Nokia last week unveiled its first smartphones running Windows Phone 8 (WP8) – the Lumia 920 and 820.
Here, principal analysts Tony Cripps of Ovum and David McQueen from Informa Telecoms & Media explain the significance of the new devices, beyond the introduction of wireless charging to the mainstream.
“The company’s focus on improving the imaging capabilities of its smartphones is a reasonable strategy in an age when meaningful differentiation between different makes of smartphone can be hard to identify. This also applies to the design language of the new Lumia 920, which while it follows closely that of its predecessor, remains distinctive and not overly familiar as yet.
“There could be a real opportunity here for Nokia and Microsoft to exploit any shortage of Samsung’s Android-powered smartphones in the market, following the US court ruling against the Korean giant in its patent dispute with Apple.”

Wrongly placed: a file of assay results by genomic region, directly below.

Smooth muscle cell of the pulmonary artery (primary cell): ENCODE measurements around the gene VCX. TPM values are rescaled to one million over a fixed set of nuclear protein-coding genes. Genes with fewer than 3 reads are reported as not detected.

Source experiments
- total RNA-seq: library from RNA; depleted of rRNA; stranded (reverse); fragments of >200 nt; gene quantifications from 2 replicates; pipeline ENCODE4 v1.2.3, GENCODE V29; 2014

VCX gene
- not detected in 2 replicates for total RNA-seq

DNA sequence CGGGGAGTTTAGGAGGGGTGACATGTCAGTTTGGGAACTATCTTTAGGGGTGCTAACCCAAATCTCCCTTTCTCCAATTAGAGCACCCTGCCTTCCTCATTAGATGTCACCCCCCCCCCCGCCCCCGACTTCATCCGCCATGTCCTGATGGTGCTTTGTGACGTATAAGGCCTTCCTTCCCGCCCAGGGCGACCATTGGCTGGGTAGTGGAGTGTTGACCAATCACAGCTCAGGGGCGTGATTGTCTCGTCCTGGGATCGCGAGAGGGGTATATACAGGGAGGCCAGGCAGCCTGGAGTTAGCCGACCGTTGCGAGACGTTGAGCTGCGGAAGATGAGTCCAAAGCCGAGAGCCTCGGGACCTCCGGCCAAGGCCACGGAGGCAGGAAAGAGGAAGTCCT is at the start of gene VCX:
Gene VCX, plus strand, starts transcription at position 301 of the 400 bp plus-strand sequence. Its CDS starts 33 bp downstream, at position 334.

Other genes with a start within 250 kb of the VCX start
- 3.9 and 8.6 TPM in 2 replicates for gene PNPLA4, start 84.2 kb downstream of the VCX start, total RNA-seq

“Although Nokia’s thunder was stolen somewhat by Samsung’s announcement of the world’s first WP8 smartphone at IFA, Berlin, the Finnish handset manufacturer has trumped its South Korean rival by announcing not one but two devices on the new platform.
“The new flagship Lumia 920 looks similar to its predecessor but takes the 9-series up a notch with a larger 4.5-inch PureMotion HD+ display, and features a top-of-the-range Qualcomm Snapdragon S4 1.5-GHz dual-core processor that the WP8 platform can now accommodate. It will also come in pentaband LTE and HSPA+ variants.
“The Lumia 920 will also support wireless charging using inductive technology built into the handset. While this is not a new phenomenon in the mobile space, it is here that the company will seek to grow the peripherals market, announcing a deal with bean-bag company Fatboy, among others, for stylish wireless chargers.